Rose and Maloney: an alternative take on crime shows

Carly Horne takes a trip down ITV memory lane to discuss the series Rose and Maloney

Carly Horne
23rd March 2021
Credit: Tobias Caldicott on YouTube.
It's early 2002 outside of the Royal Courts of Justice, where Mr Jonathan Rothman is being released from prison following review. Thanks to the diligence of the Criminal Justice Review Agency and its star caseworker, Rose Linden (Sarah Lancashire), the police are now being investigated for misconduct. It's a massive success for the agency.

So imagine Rose's shock when Jonathan quietly confesses to her that he did indeed commit the crime he has just been acquitted of - torturing and killing an elderly couple.

Where Rose is reckless, Maloney is incredibly cautious

Now disgraced, Rose is placed on secondment with a character who couldn't be less like her if he tried, Mr Marion Maloney (Phil Davis). Where Rose is reckless, Maloney is incredibly cautious. Where Maloney works through problems logically, Rose acts on instinct. This creates an almost comical amount of tension between the two, which resurfaces at times throughout the course of the show.

Despite being complete opposites, they still care for each other. Credit: Donna L. Bridges on Pinterest.

In spite of this, Maloney appears to have a bit of a soft spot for Rose. In the pilot, he notices Rose has left her insulin at the office and rushes over to her flat to make sure she has it - even kicking the door in when she is unable to open it. Finding her mid-hypo, he stays by her side until he knows she is safe.

The diabetes storyline was actually quite a nice touch, adding compassion to Maloney's otherwise cold character and vulnerability to Rose's tough-as-boots persona. This storyline bobbed its head above water every now and then during the subsequent seasons, although perhaps more subtlety. For example, Maloney leaving a note on Rose's dinner reading "don't forget insulin" or Rose using it to justify defying the Home Office in season 2.

Best explored is the role of racism in criminal prosecution

Full disclosure, the first season screams of being the show's pilot. Show don't tell has become a bit of a cliche in terms of writing, but just because it's a cliche doesn't mean it's not true. The show seems to be trying to tell you as much as it possibly can about the characters in the shortest time possible. Take Rose, for example; diabetic, can't have children because of badly managed diabetes, fiancé is doing a life sentence in Durham prison, frequently engages in binge drinking and that's just the first episode. Not only this, but for how much we learn explicitly about Rose, we find out very little about Maloney.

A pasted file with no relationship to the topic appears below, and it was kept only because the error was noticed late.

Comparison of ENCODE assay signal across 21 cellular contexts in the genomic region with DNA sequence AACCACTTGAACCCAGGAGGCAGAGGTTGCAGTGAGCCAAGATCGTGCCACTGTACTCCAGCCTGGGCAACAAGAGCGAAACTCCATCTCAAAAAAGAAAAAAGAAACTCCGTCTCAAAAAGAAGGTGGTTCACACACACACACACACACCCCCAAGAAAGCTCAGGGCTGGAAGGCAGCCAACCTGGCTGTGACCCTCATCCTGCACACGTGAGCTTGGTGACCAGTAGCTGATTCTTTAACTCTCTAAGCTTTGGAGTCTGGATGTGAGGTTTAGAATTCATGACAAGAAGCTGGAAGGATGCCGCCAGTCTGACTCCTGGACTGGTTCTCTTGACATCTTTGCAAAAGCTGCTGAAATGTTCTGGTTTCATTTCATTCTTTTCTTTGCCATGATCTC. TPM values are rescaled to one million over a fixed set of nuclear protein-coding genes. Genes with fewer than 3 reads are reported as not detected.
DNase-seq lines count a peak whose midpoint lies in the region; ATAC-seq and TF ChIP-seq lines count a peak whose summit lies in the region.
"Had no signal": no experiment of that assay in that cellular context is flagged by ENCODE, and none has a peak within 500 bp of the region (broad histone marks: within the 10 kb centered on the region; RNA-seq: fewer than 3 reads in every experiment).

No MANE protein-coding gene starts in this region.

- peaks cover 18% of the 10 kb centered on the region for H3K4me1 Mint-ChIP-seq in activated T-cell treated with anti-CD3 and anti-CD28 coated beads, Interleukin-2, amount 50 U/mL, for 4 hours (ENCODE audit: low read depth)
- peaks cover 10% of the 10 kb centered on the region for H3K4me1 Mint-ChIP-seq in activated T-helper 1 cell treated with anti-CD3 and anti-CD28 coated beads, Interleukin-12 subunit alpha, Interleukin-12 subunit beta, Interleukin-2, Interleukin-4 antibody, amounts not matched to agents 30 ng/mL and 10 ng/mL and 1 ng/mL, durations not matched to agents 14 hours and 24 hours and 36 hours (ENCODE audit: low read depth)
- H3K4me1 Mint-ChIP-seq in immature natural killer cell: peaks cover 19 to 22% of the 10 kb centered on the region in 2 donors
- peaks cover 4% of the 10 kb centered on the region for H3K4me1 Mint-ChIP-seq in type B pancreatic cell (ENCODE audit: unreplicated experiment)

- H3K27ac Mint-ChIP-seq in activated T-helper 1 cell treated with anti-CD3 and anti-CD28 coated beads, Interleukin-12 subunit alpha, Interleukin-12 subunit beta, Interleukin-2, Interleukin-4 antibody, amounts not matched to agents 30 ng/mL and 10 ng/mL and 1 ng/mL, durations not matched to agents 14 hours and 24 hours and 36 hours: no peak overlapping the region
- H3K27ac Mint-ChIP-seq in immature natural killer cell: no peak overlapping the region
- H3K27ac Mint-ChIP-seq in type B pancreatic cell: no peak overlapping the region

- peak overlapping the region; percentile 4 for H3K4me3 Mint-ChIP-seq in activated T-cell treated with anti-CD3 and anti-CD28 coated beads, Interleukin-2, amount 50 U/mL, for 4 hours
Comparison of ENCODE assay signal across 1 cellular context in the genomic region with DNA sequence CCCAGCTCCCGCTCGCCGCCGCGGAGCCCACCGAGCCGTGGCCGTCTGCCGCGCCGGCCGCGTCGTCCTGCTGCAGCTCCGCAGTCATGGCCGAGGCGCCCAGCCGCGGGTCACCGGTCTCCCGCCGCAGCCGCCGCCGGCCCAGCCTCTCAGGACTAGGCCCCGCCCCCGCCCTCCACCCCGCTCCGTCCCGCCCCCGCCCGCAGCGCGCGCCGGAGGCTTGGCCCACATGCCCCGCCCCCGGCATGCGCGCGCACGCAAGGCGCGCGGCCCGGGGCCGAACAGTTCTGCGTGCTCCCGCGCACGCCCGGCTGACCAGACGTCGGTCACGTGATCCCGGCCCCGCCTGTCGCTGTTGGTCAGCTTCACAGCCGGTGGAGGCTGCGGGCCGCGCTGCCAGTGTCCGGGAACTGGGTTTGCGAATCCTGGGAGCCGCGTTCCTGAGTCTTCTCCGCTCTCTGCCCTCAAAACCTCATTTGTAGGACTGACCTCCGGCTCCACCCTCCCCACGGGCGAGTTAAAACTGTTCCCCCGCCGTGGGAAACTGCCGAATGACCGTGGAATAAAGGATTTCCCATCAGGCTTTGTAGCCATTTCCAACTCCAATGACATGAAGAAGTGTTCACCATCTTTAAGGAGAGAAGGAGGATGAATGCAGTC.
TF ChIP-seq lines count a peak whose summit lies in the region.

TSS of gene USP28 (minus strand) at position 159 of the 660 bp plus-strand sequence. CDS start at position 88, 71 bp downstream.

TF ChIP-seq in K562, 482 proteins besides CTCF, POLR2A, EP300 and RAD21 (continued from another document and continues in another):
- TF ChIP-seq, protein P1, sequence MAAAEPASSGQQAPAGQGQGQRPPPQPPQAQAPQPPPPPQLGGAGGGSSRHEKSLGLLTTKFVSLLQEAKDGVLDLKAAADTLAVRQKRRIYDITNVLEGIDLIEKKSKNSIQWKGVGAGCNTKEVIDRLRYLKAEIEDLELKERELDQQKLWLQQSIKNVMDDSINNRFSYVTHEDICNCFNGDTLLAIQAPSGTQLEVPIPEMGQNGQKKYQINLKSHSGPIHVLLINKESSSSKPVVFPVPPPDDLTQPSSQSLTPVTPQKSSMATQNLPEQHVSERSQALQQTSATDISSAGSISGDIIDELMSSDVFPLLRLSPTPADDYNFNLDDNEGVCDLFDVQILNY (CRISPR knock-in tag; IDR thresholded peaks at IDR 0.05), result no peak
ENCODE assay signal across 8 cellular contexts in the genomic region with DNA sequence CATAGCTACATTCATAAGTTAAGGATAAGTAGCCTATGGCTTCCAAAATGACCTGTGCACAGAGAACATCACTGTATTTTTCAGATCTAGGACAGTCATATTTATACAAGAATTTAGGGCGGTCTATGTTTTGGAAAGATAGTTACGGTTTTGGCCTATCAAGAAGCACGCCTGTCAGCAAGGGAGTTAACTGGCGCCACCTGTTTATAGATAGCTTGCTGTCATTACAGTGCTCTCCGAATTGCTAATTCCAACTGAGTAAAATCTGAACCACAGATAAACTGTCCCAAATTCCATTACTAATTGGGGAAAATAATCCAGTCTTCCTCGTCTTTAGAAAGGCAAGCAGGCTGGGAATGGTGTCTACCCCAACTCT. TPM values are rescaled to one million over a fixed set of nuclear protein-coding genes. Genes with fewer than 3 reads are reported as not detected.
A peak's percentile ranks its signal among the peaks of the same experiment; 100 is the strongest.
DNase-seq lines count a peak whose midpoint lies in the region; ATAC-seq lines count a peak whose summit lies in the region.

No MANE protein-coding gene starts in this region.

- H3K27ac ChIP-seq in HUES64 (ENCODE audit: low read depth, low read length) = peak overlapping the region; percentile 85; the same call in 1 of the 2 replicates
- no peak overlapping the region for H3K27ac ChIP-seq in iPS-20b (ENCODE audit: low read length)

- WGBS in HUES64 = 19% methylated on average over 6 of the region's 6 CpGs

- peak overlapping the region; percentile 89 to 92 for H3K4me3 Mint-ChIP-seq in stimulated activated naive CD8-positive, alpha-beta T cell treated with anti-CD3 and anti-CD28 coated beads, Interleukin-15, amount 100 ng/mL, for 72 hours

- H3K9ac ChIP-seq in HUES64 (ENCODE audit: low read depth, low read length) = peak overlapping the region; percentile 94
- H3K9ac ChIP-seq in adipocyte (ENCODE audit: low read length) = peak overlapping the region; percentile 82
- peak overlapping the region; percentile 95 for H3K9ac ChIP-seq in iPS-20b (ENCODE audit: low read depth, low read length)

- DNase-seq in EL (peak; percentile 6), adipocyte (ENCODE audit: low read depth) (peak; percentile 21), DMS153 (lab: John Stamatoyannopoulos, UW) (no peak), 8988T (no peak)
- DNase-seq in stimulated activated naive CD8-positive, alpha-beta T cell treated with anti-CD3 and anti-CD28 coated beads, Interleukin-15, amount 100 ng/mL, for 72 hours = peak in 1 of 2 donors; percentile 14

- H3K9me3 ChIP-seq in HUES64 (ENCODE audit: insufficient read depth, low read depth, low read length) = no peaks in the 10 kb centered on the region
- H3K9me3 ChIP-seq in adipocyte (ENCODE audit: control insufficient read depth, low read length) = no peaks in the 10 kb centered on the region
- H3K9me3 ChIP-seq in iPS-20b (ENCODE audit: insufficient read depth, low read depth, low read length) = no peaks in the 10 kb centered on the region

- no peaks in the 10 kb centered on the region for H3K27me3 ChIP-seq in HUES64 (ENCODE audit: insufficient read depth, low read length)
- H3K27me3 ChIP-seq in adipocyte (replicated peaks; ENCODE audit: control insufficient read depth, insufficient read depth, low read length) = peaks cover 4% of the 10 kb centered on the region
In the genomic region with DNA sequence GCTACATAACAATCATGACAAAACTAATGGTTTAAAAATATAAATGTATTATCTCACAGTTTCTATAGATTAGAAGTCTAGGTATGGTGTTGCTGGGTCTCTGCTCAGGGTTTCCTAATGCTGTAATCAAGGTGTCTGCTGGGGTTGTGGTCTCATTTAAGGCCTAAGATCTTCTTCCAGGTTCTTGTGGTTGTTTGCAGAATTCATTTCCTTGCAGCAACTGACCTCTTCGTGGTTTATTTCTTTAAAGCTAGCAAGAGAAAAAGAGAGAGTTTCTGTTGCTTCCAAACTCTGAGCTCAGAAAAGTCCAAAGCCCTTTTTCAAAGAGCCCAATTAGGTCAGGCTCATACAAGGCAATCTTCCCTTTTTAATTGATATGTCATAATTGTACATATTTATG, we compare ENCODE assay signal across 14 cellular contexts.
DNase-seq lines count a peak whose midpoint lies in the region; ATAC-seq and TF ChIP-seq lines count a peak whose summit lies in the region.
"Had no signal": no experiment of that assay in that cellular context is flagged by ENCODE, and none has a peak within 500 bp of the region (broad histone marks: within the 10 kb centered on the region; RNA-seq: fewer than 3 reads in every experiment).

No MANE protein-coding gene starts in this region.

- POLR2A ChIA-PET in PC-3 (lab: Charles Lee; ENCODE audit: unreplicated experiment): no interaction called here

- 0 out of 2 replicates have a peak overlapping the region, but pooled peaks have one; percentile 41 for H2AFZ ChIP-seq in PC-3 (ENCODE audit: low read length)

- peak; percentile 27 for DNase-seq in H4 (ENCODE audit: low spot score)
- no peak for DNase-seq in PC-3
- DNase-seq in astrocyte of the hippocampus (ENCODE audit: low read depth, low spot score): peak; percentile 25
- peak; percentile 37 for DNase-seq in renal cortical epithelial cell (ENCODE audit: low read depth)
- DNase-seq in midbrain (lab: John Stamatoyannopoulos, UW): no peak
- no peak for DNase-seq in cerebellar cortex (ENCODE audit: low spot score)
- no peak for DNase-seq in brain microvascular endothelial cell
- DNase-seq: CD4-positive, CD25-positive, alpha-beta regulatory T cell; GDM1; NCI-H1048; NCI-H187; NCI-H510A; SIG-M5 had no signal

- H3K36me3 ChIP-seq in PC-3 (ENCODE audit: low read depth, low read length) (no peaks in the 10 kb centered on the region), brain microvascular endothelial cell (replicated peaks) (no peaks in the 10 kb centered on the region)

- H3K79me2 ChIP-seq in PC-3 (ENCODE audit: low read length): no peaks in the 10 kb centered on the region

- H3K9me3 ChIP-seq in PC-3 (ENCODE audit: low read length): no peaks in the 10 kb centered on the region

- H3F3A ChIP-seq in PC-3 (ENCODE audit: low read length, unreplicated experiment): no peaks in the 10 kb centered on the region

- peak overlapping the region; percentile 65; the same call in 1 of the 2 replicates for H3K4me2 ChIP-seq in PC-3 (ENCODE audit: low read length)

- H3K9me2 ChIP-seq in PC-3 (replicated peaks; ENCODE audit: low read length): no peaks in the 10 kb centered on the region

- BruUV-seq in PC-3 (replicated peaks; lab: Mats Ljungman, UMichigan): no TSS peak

Conversely, the following two seasons of the show are lightyears ahead of the pilot season. These seasons take a deep dive into the reasons why miscarriages of justice can occur beyond simply police misconduct. Best explored is the role of racism in criminal prosecution and how difficult it can be to wrap the arms of justice around people with money.

Rose has many inappropriate relationships that often get her in trouble. Credit: FancashireSarah on Instagram.

Additionally, taking a less intense look at the duo's personal lives in the later seasons made them a much more entertaining watch than the pilot season.

Rose, described as "hapless" with her personal life, has a chain of inappropriate relationships - criminals and Home Office officials spring to mind. Frequently facing disciplinary action and getting kicked out of her flat leads her mother, Bea (recast-welcoming Anne Reid to the cast) to express general disappointment in her only child. Binge drinking episodes and general wildness toned down from the pilot, Rose actually becomes quite likeable and relatable thereafter.

Maloney is no better, however, his evident misfortune with women playing a reasonable role throughout the show. He falls first for his colleague, then a woman half his age (who was spying on him for a criminal), his widowed neighbour who moved town after dumping him, and finally settling on Rose. It was great to see Maloney acting a little more human than his whiter-than-white character of season one. None of us are perfect, not even Marion Maloney.

I've yet to find a project involving Sarah Lancashire that isn't at least entertaining

I've yet to find a project involving Sarah Lancashire that isn't at least entertaining, and Rose and Maloney is no different. Phil Davis is also fantastic, playing the quiet and logical case worker who is frequently dragged into Rose's antics. His character's caution and common sense acts nicely to neutralise Rose's penchant for running into very dangerous criminals who usually try to maim one of/ both of the duo.

Rose and Maloney is an interesting take on crime dramas, exploring the fictional equivalent of the Criminal Cases Review Commission (CCRC) and exploring what is now the hot topic of police misconduct. Although far from perfect, Rose and Maloney is a great watch from start to finish.

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  1. I watched Rose and Maloney and thought it was a very good series. I was disappointed that more episodes were not made. Some of today’s TV series are no where as good as this one.

  2. I am 71 years old. An avid film watcher and some TV . This show is in top 4 of super shows that almost anyone could enjoy! Excellent acting, I'm just sorry there are only 3 seasons. Love the characters. Any chance of bringing it back with new seasons? If not, it's a rotten shame.

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